Wednesday, May 29, 2013

Over the Boards: Rink Stories

Tales from interning in major junior hockey because the best stories happen at the rink.
I'm sad to say my hockey internship has come to an end. It was a wealth of knowledge, a valuable experience and will definitely beef up my resume.

Pro tip: Professional teams typically prefer internship and job candidates that have worked in the minors. Just like athletes, they want to see you paid your dues and prove your skills.

Of course, with every experience you gain enough stories to write a book, and my internship is no exception. I've already shared a few, and I could continue to write stories about the rink until my fingers fall off, but I'll curb my enthusiasm and keep this a trilogy. For now.

Here we go:

  • Adding Insult to Penalty
    It's the conference semi-final round of the playoffs, game three and the game was fairly even until bad reffing cost the boys two goals and handed them a 6-4 loss on home ice. In the final minutes, Coach is yelling at the refs and our players are getting tossed left and right.

    The first player to get tossed is ushered to the door by the referee. Before he exits, he turned to the ref and deadpan says, "Fuck you." Once off the ice, he tried to take out his aggression by smashing his stick against the wall. In his rage, he didn't see me leaning against the wall and nearly took my head off. Luckily, my head and his stick stayed intact.

    And so began the profanity-laced, pissed-off parade to the locker room.

    One of my responsibilities was pulling the boys for the post-game three-star presentation, which recognizes the game's best players (selected by an attending media member). I get the names from the press box (via text) and then pulled the boys as they're coming off the ice.

    Though we lost, we still had a player that stood out and was selected as second star. He basically carried the team on his back the entire game, scoring a couple goals, assisting on a couple goals and capping it with some big hits.

    As (un)luck would have it, he was tossed in the final minute for unsportsmanlike conduct, as known as cussing at the ref. He's clearly pissed and I'm not one to approach an angry athlete, especially one that's considerably larger than me (he stands a full foot taller me without skates). He has already stormed into the locker room, and I was trying to confirm if he was in fact still a star of game after being tossed. A co-intern ran into the locker room to catch him before he started undressing. He came back out, composed, and patiently waited for the final second to tick off the clock.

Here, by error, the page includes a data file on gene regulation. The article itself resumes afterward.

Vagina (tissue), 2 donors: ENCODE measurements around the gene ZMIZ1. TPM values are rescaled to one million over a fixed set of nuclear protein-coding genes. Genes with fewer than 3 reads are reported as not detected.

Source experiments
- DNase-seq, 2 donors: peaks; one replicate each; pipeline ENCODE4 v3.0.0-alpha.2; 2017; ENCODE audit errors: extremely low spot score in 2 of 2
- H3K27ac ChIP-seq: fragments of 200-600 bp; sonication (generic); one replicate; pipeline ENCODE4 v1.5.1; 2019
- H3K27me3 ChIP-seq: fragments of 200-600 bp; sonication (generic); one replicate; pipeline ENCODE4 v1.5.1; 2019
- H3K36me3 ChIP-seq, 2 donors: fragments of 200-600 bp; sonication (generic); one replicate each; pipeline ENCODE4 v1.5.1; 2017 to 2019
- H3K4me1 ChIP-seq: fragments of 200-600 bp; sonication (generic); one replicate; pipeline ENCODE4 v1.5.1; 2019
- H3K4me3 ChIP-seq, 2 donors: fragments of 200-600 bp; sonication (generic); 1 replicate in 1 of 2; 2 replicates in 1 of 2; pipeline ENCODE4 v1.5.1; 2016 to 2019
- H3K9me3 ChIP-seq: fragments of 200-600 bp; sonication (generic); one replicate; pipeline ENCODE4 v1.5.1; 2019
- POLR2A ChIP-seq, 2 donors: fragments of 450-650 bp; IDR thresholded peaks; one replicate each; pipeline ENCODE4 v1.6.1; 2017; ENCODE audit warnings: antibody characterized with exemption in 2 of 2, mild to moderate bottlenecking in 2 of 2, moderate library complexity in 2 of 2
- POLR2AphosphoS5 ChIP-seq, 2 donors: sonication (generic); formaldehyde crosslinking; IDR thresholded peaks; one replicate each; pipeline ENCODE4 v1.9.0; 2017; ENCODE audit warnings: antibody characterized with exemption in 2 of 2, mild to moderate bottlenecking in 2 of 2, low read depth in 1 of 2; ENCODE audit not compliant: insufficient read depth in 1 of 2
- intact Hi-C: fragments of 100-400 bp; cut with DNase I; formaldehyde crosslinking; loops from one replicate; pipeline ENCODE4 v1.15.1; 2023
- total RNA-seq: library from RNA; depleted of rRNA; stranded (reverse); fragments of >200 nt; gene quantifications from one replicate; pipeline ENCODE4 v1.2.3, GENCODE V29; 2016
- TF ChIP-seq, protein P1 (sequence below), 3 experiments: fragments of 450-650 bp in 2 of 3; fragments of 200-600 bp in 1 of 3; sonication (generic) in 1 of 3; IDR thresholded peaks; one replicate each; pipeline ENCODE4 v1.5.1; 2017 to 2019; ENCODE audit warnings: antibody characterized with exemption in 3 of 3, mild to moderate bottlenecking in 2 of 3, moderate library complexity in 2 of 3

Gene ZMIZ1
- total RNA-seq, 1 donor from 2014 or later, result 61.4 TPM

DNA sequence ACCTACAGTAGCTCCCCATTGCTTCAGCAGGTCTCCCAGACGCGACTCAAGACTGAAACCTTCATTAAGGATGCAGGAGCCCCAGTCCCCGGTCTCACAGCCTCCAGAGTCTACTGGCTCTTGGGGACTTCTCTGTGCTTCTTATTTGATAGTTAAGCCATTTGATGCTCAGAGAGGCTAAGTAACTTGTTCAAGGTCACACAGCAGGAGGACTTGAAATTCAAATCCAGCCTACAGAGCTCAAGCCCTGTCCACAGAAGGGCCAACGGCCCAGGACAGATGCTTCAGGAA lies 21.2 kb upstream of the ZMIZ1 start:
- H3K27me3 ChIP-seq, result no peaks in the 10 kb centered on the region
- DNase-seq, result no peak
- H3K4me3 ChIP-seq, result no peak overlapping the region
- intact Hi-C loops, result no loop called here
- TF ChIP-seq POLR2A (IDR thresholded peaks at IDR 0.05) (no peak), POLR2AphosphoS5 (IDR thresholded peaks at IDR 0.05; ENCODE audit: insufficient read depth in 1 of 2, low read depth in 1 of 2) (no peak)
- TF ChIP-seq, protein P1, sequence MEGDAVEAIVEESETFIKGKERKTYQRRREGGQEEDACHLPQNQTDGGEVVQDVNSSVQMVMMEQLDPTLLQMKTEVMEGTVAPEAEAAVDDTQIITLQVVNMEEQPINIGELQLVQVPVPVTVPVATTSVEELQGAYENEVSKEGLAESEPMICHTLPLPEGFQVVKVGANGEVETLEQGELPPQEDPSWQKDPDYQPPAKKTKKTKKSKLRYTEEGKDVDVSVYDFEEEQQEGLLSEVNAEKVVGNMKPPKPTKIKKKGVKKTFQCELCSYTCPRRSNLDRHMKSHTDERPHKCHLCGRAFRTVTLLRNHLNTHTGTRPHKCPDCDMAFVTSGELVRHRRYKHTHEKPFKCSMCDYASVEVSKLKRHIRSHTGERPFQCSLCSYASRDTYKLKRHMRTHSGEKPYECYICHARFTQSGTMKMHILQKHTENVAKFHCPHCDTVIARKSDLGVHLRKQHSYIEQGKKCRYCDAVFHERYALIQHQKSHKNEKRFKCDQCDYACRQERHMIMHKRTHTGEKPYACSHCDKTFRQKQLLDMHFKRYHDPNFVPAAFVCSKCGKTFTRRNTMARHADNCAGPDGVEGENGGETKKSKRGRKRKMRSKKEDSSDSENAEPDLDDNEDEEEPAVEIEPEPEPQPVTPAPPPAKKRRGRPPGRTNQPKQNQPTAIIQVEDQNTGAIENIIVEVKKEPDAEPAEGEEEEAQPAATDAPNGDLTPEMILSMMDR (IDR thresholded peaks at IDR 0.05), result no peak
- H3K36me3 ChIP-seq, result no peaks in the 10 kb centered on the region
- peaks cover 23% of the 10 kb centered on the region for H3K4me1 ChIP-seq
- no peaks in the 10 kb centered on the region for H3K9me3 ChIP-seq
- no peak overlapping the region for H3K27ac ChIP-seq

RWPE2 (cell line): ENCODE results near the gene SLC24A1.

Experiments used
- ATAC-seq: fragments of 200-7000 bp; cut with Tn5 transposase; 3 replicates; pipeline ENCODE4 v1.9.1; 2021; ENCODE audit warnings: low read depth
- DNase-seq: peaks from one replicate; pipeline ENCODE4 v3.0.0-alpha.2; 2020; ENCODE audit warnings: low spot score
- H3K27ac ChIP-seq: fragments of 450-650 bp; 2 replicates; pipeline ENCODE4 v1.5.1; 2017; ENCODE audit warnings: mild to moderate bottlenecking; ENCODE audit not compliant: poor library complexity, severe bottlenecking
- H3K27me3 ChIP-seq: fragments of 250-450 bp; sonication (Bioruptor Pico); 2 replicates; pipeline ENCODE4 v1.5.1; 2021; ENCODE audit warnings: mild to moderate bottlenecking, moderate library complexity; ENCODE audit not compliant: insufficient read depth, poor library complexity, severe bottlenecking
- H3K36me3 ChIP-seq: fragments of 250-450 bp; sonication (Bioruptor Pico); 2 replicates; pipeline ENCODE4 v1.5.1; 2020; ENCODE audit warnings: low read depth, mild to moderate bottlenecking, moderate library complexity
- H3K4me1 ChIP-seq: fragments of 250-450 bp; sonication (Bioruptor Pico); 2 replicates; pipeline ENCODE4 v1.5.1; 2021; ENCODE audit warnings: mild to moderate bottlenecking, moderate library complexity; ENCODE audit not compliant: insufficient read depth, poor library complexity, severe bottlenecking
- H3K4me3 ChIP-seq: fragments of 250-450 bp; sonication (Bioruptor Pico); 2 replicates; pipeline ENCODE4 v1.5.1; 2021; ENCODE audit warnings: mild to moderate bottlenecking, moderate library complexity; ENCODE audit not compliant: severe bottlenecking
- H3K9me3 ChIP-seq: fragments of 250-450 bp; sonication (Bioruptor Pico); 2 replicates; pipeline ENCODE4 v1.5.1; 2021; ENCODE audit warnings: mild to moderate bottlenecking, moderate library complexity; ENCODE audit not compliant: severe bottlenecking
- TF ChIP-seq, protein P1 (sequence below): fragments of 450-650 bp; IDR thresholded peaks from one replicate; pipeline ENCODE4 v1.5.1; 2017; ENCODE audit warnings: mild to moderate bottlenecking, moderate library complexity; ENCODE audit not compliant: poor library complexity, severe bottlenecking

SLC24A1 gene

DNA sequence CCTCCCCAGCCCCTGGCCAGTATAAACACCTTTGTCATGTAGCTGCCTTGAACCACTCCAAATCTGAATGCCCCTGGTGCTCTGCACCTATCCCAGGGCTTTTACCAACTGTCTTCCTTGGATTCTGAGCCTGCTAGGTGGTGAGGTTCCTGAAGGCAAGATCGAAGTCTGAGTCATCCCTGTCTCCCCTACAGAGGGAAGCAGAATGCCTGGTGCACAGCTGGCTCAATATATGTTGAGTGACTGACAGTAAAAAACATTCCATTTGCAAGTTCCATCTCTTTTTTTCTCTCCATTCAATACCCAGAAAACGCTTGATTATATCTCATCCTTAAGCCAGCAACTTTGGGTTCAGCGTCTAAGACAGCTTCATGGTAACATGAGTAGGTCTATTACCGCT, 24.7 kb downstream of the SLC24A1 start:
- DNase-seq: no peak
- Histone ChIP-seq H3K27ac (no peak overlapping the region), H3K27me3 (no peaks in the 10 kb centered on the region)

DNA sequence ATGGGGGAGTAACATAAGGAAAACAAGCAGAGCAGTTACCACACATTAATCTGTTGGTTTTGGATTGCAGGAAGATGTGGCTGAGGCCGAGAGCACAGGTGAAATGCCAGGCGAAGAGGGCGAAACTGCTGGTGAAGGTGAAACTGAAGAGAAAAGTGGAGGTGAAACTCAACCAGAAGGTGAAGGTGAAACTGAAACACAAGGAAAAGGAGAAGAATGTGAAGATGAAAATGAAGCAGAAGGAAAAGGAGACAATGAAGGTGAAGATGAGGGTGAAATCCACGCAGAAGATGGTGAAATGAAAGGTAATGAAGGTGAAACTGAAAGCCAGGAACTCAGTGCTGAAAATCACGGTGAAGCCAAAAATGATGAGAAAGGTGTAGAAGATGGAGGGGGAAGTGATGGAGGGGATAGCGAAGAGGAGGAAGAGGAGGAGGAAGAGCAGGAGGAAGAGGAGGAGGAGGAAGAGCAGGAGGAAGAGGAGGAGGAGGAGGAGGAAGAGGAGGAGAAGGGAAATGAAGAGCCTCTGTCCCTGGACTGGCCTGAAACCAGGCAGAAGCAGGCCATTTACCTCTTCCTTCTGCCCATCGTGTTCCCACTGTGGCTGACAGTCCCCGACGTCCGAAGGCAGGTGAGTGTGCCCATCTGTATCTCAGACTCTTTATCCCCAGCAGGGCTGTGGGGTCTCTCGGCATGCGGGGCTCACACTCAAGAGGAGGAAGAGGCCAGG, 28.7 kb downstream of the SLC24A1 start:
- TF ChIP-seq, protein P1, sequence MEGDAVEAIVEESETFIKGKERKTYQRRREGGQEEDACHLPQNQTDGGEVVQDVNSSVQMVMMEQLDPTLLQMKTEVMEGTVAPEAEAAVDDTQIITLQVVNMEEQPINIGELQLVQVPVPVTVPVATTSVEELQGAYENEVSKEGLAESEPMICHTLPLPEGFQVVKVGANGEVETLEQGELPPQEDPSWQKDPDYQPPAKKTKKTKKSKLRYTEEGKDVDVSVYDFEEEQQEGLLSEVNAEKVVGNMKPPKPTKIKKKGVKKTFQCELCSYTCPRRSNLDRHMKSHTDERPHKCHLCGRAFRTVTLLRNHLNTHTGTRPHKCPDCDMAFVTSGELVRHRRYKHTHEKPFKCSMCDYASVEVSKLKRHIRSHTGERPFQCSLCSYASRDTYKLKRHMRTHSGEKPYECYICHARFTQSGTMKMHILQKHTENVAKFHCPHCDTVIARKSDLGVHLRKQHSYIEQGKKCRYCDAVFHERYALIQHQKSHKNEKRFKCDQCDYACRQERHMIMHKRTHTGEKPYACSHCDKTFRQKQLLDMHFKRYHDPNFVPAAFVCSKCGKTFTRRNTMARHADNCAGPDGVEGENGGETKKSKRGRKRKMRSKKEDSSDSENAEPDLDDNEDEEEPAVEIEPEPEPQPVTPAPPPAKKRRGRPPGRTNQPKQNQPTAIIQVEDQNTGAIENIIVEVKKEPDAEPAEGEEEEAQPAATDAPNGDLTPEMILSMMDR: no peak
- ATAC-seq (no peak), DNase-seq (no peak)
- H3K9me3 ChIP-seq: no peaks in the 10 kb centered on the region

Finally, right before the final buzzer, I received word he had, in fact, been booted from the three-stars list. I had to be the bearer of bad news, so I shuffled over to him and told him the news. He gave me the worst look ever, handed me his t-shirt (that's what we have our stars toss to the fans) and, shoulders hunched, headed back into the locker room.

    I felt so bad. Poor kid.
  • The German Shepard
    Mid-season, we traded our a rookie Swede for a seasoned German. And the German quickly became one of my favs. Why? Well, he was outgoing, friendly (at times too friendly--flirtatious little bugger) and the kids loved him.

    Did I just describe a German Shepard? Why, yes. Yes, I did. I also just described our German player.

    At the end of the season, the team holds a pizza party and scavenger hunt for its kids' club. All the players are expected to participate. This year's party, the German was seated with a family that had a baby, and he was an eager beaver to hold it. Of course, the mother was all for it, so she handed him her newest daughter.

    Our German was a 6'2", 206 lbs. kid who was mostly known for dropping his gloves and beating the shit out of the other teams' tough guys.

    And here he is cradling a tiny baby and telling us tales about his niece (collective awe!).

    On game days, I spent a fair amount of time herding the German through the run of show, especially when he was a star of the game. The three-stars presentation works the same across the league, yet each time the German looked to me for my guidance on what to do with his helmet, gloves and stick.

    He also made a habit of coming up behind me and scaring me whenever he had a free minute, or shooting pucks at the glass nearest my face with I was trying to get our pre-game youth skaters ready.

    These moments always brought me back to my childhood and teen years, hanging out with the my cousins' teams and then the high school team.
Thank you so much for reading Rink Stories! I hope you enjoyed reading them as much as I enjoyed writing them. If you have any hilarious, quirky and embarrassing stories from your internship, feel free to share. I'm always up for a good story.

Later, gators.

- J

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